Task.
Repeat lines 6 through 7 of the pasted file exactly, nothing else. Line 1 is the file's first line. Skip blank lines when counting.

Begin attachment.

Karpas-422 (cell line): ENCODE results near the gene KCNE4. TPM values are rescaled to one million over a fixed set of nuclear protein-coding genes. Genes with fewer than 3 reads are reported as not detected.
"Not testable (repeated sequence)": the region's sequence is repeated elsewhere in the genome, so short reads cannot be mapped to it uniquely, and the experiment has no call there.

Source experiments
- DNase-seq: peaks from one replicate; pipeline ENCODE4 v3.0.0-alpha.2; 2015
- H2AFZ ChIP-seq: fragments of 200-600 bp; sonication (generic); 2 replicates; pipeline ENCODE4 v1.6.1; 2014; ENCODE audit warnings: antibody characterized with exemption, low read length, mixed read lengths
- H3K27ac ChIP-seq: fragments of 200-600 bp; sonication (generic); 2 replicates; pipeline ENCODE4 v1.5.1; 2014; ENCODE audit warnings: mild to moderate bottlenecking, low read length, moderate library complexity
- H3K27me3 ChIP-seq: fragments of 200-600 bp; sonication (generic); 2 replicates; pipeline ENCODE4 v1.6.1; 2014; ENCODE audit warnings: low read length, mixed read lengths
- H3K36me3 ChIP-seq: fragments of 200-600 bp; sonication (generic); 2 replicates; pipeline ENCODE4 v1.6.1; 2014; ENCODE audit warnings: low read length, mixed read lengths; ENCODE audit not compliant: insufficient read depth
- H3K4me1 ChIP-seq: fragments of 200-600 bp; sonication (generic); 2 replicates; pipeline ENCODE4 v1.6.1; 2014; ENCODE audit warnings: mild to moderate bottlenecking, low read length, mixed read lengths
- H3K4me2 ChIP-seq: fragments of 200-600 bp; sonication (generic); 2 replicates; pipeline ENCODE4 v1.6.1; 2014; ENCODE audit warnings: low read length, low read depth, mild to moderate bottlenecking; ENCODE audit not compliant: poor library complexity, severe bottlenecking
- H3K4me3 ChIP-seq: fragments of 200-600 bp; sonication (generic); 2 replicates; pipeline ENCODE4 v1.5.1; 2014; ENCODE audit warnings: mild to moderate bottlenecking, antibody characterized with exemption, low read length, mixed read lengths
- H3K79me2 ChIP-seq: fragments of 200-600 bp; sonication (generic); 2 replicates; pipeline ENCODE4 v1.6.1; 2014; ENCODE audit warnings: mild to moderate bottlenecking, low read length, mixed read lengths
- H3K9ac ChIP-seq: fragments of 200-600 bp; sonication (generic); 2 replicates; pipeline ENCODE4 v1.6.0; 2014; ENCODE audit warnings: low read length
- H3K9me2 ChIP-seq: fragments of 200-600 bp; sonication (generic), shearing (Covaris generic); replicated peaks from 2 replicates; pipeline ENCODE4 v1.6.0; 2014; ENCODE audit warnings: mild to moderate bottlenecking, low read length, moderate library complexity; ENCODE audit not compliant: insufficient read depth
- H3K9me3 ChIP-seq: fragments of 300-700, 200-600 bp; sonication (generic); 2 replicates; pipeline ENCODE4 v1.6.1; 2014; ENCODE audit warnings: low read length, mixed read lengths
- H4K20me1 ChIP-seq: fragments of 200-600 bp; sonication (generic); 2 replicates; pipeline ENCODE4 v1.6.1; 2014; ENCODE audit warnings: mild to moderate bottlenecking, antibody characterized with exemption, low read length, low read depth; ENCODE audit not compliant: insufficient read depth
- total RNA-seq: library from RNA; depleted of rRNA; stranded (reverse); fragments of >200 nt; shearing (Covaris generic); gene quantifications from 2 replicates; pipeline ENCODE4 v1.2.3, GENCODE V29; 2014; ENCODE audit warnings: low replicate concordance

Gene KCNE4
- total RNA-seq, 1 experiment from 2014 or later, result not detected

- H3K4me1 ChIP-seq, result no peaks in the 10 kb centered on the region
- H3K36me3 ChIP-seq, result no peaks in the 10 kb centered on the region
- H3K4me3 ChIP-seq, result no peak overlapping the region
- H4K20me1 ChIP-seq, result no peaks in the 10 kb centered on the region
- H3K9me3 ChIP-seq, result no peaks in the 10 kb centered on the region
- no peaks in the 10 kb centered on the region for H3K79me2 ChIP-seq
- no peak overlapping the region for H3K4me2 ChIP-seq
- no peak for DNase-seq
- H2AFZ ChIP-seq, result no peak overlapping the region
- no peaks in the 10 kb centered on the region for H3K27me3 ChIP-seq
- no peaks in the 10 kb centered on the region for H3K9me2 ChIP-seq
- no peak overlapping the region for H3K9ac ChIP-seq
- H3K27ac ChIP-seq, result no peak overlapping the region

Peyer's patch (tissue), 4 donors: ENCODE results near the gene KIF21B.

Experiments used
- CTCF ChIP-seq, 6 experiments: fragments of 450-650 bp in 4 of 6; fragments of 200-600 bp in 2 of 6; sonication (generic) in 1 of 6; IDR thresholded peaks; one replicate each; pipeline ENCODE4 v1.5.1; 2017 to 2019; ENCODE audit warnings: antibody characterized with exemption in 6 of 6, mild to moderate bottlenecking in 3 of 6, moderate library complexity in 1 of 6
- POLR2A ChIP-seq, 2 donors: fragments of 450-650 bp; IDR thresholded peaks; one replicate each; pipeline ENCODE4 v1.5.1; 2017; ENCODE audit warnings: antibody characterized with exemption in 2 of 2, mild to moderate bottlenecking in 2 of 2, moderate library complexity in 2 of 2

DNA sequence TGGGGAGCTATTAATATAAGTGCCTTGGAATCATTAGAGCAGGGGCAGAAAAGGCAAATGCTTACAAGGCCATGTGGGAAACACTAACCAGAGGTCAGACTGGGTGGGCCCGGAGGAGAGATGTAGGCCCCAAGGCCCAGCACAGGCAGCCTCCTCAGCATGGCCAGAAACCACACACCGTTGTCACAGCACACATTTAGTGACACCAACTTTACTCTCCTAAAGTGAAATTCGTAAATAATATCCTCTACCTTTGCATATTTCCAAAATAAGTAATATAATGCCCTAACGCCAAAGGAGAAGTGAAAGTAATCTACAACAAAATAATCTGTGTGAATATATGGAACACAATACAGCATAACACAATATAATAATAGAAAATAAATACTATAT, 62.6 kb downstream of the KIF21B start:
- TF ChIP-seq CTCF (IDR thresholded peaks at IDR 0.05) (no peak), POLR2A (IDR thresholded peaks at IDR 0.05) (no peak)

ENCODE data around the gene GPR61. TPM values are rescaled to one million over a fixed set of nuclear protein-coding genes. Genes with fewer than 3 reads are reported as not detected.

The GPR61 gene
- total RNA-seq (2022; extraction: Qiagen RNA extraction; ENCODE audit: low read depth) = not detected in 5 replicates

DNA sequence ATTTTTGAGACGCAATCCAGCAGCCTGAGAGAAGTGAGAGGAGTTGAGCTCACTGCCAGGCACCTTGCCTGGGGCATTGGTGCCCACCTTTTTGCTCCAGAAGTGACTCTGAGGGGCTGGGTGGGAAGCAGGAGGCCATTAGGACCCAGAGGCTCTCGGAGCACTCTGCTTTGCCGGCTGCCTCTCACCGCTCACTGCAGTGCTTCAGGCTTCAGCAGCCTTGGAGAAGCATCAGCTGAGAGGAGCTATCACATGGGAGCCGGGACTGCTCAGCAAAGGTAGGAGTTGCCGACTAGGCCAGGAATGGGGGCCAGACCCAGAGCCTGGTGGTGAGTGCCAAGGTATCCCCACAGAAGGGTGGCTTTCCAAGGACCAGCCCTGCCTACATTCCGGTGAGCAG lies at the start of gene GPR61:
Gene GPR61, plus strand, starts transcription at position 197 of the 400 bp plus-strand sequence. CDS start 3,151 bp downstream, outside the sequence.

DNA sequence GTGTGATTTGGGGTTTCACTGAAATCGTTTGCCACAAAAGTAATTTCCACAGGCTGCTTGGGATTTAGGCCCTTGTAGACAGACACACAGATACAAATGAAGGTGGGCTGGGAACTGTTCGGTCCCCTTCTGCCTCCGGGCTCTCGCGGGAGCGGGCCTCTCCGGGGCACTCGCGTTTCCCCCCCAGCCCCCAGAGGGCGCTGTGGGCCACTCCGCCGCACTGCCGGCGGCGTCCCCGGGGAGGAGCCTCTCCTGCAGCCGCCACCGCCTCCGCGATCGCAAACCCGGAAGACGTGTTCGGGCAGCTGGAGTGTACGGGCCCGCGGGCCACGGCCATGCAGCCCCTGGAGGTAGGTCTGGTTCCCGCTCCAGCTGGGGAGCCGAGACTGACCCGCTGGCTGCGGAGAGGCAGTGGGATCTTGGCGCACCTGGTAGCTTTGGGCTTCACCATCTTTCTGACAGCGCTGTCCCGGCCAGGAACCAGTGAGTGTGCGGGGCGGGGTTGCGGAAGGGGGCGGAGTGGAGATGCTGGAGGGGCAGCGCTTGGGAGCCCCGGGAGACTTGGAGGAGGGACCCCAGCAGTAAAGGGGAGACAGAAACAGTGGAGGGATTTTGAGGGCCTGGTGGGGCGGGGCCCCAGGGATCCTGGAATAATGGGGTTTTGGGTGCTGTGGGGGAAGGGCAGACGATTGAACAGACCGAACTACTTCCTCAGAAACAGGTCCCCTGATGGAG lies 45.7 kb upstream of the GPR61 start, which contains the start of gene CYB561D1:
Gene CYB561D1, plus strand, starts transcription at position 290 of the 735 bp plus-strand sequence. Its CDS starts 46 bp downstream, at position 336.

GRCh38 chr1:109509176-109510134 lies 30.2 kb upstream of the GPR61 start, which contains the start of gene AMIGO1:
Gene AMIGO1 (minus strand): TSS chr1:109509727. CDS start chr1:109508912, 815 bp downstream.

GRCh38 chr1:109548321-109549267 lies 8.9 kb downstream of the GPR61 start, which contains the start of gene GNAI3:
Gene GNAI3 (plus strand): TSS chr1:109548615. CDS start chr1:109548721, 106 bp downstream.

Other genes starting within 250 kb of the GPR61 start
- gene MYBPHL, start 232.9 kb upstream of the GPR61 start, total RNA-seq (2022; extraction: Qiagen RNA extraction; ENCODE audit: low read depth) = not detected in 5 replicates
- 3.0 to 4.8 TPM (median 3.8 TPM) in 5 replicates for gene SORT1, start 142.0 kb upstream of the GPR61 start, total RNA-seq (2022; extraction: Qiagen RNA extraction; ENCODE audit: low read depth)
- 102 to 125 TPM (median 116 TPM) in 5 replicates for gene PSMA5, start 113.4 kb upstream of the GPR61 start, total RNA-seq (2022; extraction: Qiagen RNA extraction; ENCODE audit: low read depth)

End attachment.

- H3K27ac ChIP-seq: fragments of 200-600 bp; sonication (generic); 2 replicates; pipeline ENCODE4 v1.5.1; 2014; ENCODE audit warnings: mild to moderate bottlenecking, low read length, moderate library complexity
- H3K27me3 ChIP-seq: fragments of 200-600 bp; sonication (generic); 2 replicates; pipeline ENCODE4 v1.6.1; 2014; ENCODE audit warnings: low read length, mixed read lengths